first integer is even and represents the literal or left-hand side (LHS).
The two other integers represent the literals of the right-hand side
(RHS) of the AND gate.
In order to be well formed, the 'I' inputs, the current state literal of
the 'L' latches, e.g. the pseudo-primary inputs, and the LHS of the 'A'
AND gates are all different and define exactly 'I + L + A' literals. The
other literals, except for the two constants '0' and '1', are undefined
and can not be used as output, as next state literal, nor on the RHS of an
AND. Furthermore, the definitions of the ANDs have to be acyclic. To be
more precise: The literal on the LHS of an AND is defined to depend on the
literals on the RHS after stripping sign bits. The transitive non
reflexive closure of this dependency relation has to be acyclic.
In the ASCII format both checking for undefined literals and checking for
cyclic dependencies has to be done explicitly. This is the price one has
to pay for a simple, easy to generate and less restricted format. The
binary format on the other hand has a strict order requirement on the
literals not only for inputs and latches, but also for the RHS literals
with respect to the LHS literals. The binary format does not require such
an explicit check. The AIGER library and all the tools including 'aignm'
and 'aigtoaig', which read AIGs in AIGER format with the AIGER library,
can be used to validate AIGER files in ASCII or binary format.
Finally note, that in the ASCII format the number of defined literals does
not have to match the maximal variable index 'M'. In essence, some
literals may just not be used in ASCII format.
Symbols
After the definitions of the AND gates an optional symbol table may
follow. A symbol is an arbitrary ASCII string of printable characters
excluding the new line character. Symbols can only be attached to inputs,
latches and outputs and there is at most one symbol per input, latch or
output allowed. A symbol entry makes up one line in the input and
consists of a symbol type specifier which is either 'i', 'l', or 'o' on
the first character position, followed by a position, which is not
separated by a space. After a space character the symbol name starts and
continues until but not including the next new line character. Therefore
a symbol table entry looks as follows:
[ilo]
The position 'pos' of the symbol denotes the position of the input, latch,
or output, in the list of inputs, latches, and outputs respectively. It
has to follow immediately the symbol type identifier without space.
The symbol table is put after all the definitions, such that an
application reading an AIG can just stop reading the file after it has
read the definitions. The same applies to comments which come last.
Comments
After the symbol table an optional comment section may start. The comment
section starts with a 'c' character followed by a new line. The following
lines are comments. Each comment starts at the first character of a line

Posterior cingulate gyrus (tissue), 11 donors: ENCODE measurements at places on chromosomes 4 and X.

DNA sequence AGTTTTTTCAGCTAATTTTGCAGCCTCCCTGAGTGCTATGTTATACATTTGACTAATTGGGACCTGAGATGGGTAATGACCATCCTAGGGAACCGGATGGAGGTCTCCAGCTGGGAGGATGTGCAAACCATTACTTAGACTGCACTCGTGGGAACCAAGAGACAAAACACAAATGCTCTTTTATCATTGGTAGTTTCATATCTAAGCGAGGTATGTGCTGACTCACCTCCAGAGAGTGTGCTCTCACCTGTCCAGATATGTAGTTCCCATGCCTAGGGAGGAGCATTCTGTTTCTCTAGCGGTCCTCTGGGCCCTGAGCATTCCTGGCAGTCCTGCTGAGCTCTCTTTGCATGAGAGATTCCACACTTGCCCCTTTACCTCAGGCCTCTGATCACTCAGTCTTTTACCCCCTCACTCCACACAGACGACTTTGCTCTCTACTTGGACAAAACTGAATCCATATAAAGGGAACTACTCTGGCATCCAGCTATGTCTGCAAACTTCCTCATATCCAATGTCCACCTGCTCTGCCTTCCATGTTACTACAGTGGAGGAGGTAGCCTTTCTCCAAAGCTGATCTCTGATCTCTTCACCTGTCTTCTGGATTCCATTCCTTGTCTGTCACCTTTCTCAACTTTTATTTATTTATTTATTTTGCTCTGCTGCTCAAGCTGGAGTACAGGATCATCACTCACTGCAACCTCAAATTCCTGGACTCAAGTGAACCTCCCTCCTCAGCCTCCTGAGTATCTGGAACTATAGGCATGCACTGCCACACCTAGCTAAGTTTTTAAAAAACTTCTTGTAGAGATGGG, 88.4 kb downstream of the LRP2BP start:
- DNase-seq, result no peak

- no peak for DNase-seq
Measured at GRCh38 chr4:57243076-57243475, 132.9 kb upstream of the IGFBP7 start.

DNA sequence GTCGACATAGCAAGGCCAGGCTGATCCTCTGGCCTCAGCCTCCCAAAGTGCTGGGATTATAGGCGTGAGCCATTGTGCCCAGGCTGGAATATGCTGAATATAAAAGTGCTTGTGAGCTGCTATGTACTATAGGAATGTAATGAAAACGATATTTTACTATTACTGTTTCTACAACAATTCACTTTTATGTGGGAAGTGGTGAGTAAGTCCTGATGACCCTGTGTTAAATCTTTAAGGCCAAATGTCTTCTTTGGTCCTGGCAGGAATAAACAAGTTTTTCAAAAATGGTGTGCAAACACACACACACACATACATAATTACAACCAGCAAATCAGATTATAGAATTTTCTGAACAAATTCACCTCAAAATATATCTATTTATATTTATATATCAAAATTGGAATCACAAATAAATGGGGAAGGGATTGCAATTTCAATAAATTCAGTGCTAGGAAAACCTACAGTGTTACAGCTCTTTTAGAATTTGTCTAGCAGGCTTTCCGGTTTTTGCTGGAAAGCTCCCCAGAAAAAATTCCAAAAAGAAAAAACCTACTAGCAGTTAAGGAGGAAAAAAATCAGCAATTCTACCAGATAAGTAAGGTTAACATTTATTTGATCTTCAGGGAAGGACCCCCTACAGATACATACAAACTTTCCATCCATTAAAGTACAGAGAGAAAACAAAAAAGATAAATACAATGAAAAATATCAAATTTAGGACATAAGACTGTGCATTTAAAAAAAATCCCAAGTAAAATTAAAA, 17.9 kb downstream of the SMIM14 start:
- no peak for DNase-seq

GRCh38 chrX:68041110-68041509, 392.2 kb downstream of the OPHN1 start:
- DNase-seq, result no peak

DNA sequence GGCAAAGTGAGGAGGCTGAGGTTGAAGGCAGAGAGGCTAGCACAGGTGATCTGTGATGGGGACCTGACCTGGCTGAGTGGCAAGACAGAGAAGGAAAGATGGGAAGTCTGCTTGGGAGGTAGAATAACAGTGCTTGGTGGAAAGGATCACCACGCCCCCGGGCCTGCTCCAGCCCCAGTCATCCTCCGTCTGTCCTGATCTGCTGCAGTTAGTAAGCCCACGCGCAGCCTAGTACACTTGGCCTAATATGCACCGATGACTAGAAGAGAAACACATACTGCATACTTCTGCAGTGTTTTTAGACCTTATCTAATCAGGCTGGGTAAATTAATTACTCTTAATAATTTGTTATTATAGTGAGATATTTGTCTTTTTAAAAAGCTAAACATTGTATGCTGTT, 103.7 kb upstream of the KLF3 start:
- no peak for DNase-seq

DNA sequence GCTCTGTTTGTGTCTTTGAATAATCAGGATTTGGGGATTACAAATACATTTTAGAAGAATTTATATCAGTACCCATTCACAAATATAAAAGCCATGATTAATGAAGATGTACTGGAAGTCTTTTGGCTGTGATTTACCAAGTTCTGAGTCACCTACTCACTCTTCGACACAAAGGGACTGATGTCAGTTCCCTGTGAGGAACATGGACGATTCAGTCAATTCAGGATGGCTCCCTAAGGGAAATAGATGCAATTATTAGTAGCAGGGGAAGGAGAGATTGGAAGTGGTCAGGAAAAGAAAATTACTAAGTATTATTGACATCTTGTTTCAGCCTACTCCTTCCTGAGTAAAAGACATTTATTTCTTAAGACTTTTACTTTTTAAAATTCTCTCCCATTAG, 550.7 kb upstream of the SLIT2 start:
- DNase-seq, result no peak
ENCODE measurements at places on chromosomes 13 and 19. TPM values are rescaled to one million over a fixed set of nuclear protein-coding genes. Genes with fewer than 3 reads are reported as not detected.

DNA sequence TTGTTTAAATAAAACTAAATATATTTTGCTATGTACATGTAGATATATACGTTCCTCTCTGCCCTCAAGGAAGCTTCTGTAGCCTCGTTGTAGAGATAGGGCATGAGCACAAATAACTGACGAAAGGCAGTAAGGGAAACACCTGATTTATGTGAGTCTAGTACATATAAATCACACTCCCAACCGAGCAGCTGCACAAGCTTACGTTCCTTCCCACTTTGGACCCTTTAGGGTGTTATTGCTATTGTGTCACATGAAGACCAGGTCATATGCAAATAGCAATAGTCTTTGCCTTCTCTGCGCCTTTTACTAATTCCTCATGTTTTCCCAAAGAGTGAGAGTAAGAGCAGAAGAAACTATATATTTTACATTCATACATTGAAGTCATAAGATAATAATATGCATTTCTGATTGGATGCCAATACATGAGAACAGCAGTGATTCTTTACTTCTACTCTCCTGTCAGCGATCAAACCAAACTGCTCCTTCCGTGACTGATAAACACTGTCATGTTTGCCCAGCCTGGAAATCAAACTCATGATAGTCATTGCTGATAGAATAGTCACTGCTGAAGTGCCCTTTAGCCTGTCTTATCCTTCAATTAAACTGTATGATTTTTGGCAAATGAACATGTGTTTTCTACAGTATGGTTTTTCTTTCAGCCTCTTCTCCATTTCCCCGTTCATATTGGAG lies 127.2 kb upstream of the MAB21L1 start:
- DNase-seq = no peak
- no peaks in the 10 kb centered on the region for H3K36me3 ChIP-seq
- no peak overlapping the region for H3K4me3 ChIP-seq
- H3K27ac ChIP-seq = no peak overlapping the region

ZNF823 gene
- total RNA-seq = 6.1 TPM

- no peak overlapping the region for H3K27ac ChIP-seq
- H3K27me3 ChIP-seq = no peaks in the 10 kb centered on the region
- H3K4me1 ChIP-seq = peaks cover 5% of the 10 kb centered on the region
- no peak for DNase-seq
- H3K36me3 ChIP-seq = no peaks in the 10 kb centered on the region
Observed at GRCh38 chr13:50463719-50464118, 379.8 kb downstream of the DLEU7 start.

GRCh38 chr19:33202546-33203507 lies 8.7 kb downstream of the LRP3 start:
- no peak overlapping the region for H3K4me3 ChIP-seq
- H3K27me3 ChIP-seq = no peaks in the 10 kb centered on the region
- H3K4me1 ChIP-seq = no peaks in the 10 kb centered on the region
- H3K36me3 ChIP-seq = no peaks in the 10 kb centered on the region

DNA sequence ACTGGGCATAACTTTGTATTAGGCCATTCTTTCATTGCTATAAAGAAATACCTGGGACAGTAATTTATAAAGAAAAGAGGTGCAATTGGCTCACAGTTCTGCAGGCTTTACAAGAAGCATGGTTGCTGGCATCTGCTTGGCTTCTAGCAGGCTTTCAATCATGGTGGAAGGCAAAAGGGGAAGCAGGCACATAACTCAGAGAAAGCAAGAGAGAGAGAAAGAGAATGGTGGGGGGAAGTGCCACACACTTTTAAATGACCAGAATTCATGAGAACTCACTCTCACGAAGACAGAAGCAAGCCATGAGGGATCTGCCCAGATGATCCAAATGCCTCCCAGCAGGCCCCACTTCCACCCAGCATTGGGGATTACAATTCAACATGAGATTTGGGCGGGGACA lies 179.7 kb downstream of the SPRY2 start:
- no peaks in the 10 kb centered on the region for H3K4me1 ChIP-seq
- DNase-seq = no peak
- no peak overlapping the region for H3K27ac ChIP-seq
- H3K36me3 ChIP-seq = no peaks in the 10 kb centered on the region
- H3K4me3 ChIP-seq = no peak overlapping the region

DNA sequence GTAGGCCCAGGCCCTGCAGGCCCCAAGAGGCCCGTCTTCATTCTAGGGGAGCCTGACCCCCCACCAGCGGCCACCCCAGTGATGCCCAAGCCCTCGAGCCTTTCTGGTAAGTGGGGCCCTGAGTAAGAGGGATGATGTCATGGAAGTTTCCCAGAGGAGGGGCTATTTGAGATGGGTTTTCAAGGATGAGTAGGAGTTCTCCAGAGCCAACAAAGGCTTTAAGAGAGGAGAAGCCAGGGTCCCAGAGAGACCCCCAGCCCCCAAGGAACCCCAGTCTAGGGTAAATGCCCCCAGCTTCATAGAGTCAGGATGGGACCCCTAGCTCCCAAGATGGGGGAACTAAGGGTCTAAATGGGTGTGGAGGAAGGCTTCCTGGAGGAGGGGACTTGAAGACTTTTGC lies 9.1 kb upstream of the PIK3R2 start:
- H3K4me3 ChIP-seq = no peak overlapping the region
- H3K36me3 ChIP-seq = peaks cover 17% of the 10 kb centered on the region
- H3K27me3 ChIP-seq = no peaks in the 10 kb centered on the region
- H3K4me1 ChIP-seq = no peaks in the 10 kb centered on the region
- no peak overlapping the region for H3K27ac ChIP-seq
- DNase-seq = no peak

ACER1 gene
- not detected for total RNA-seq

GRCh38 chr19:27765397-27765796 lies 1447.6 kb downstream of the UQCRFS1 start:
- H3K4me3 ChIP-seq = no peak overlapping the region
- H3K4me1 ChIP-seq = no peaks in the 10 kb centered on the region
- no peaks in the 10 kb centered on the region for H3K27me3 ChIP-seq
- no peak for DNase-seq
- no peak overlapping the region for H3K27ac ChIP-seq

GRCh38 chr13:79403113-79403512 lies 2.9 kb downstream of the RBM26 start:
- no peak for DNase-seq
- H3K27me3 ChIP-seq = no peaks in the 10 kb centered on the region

and extends until the next new line character. There can be no comment
lines at all, but the last comment has to be terminated by a new line
character, which then also has to be the last character of the file.
Binary Format Motivation
The binary format is more restricted than the ASCII format. Literals have
to follow a specific order. The order restrictions and using a
two-complement binary representation of numbers makes the binary format
not only easier to read but also much more compact. Experiments show that
these restrictions and an additional delta encoding result in smaller
uncompressed files. The binary format is often smaller than the same
model in GZIP compressed ASCII format. Without symbol tables the
reduction is typically a factor of two compared to the GZIP compressed
ASCII format. Compressing the binary format results in additional
reduction.
As example consider the following SMV model 'texas.parsesys^1.E.smv', the
largest benchmark from the TIP suite:
1204637 unmangled.smv
485595 mangled.smv
191045 unstripped.aag
185098 stripped.aag
114796 unmangled.smv.gz
97455 mangled.smv.gz
72486 unstripped.aag.gz
70693 stripped.aag.gz
44044 unstripped.aig
38097 stripped.aig
28061 unstripped.aig.gz
26226 stripped.aig.gz
After flattening and binary encoding, the SMV model has a size of 1204637
bytes (unmangled.smv). Simply renaming the symbols, e.g. mangling them,
results in a reduction in file size of almost a factor of 3. At least
another factor of two can be obtained by translating the original
unmangled SMV file into an AIG and writing it in the ASCII format
(unstripped.aag) with our tool 'smvtoaig'. This file still contains all
the unmangled symbols. Stripping the symbol table reduces the size
slightly (stripped.aag). Compressing these four files with GZIP results
in another reduction of at least 2. In particular note, that the
uncompressed and unstripped binary format is two third the size of the
compressed and stripped ASCII format. Finally using the binary format,